Sunday, October 30, 2005

"Equal Protection" and Homosexual "Marriage"

REVISED AT 2: 49 PM (CT) 10/30/05

The "equal protection" clause of the Fourteenth Amendment is getting quite a workout these days. In some jurisdictions, "equal protection" gives a homosexual person the same access to his or her "partner's" company's health-insurance plan as a spouse in a traditional marriage. In other jurisdictions, "equal protection" leads to the recognition of homosexual "marriage" on the same basis as traditional marriage. And on and on.

None of this would be happening if the "equal protection" clause hadn't long ago been turned upside down by loose constructionists. What "equal protection" really means is this:
Any law that is otherwise constitutional is a valid law, which must be applied equally to all persons.
As long as that law is applied equally to all persons, it is irrelevant if the application of the law happens to lead to unequal outcomes for various identifiable groups of persons. Instead, "equal protection" now means that everyone is entitled to the same outcome -- the law be damned.

Consider, for example, an employer who is foolish enough to screen job applicants by administering tests that might, even by inference, measure intelligence. Why? Because such tests would expose the employer to a charge of racial discrimination, under the Civil Rights Act of 1964, under which it has become illegal for employers to make hiring decisions if the effect of those decisions (not the intent, but the effect) seems discriminatory.

The perverse logic of the current interpretation of the "equal protection" clause may be further illustrated by a (not so far-fetched) hypothetical. Many crimes carry a stiffer penalty if a perpetrator possesses a firearm in the commission of a crime. The current, perverted interpretation of the "equal protection" clause would eliminate the additional penalty for carrying a firearm on the ground that all criminals ought to be treated the same. Taken to the extreme, the current, perverted interpretation of the "equal protection" clause would de-criminalize crime on the ground that criminal statutes do not afford criminals "equal protection" of the law; that is, criminals go to jail while others go free. The logic of the current, perverted interpretation of the "equal protection" clause boils down to this: Legislatures may not attempt to legislate for the preservation and protection of a civil society (e.g., heterosexual marriage is good for society, potentially violent criminals are bad for society) if legislation somehow fails to treat all persons equally, even persons who are not the intended beneficiaries or targets of legislation.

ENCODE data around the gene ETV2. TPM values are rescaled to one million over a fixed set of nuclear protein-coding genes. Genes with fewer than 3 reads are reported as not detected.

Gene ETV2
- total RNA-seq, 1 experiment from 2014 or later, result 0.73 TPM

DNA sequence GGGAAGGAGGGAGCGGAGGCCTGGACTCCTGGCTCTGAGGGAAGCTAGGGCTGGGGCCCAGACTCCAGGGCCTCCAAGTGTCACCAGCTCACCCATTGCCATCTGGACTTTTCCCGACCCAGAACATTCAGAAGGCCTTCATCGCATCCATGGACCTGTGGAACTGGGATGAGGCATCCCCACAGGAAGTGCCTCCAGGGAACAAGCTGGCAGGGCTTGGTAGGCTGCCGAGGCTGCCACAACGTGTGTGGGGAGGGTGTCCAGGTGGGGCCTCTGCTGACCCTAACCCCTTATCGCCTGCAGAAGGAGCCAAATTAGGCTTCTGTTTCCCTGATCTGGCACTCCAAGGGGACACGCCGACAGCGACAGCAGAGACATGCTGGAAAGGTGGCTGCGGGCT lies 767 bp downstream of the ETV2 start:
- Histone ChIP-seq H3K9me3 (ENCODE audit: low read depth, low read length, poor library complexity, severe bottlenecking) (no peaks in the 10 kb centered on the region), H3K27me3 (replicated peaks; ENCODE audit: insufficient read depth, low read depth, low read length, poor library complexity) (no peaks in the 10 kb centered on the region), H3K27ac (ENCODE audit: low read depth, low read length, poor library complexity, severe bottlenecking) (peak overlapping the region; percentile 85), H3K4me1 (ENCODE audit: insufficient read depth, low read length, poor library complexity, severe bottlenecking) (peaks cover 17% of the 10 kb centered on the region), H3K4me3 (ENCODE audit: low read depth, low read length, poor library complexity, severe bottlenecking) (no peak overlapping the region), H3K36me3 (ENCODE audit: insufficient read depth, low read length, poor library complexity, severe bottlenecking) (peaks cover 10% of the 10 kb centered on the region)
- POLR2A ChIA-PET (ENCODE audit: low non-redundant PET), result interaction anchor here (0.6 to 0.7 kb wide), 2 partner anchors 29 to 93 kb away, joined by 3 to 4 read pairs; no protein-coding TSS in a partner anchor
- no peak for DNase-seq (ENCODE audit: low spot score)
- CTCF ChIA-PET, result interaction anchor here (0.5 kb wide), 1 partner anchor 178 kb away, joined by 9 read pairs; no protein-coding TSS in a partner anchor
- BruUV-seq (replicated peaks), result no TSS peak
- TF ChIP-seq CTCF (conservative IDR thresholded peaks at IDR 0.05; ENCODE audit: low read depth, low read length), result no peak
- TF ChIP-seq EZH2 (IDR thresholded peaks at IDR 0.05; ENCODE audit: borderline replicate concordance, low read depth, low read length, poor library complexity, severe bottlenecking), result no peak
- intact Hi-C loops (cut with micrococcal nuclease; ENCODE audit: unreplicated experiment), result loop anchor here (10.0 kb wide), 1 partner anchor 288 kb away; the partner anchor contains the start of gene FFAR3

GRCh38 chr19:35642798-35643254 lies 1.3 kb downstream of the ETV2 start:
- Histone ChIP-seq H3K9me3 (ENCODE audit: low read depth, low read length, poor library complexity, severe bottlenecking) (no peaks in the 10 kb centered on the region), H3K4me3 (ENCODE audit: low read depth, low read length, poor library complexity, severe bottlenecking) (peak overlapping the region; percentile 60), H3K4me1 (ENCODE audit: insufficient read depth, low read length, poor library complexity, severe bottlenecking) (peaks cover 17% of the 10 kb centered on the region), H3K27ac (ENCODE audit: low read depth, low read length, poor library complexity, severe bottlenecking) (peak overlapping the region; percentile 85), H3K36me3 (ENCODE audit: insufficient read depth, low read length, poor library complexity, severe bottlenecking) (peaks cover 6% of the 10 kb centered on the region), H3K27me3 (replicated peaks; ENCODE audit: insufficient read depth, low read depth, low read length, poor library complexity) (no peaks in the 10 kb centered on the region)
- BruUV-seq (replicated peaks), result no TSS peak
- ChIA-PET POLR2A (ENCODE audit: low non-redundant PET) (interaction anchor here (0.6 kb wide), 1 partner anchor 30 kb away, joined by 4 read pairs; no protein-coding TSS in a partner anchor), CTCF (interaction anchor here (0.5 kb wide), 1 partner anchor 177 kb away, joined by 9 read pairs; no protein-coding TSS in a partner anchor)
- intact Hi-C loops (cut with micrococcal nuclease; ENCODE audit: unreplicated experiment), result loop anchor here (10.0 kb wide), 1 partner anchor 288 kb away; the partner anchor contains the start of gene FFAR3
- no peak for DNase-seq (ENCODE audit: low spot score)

Marriage, as an institution that comes under the jurisdiction of the States, should be governed by the laws of the States. A State court that decrees, without benefit of legislation, that marriage is available to homosexuals has made new law by applying the perverted meaning of the "equal protection" clause. A proper application of the "equal protection" clause by a State court would go something like this:
The legislature of this State, acting in accordance with the constitution of this State, has determined that marriage consists of a legal, binding, union between a man and a woman. Therefore, this court cannot institute homosexual marriage because to do so would dilute the benefits pertaining to marriage under the laws of this State, by requiring the State to transfer scarce resources to the support of homosexual unions, in violation of "due process" and "equal protection" clauses of the Fourteenth Amendment to the Constitution of the United States. All who come under the purview of a constitutional law are entitled to the protection of that law. All who do not may petition the legislature for a more encompassing law.
And so, even though marriage is a State-controlled institution, it would be within the purview of the U.S. Supreme Court to overrule a State supreme court's creation of a right to homosexual marriage without legislative authority. Why? Because the issue involved -- "equal protection" -- arises from an application of the U.S. Constitution.

Related posts:

A Century of Progress?
Libertarianism, Marriage, and the True Meaning of Family Values (04/06/05)
States' Rights and Skunks (10/20/05)
Same-Sex Marriage (10/20/05)
Speaking of States' Rights and Judge McConnell (10/27/05)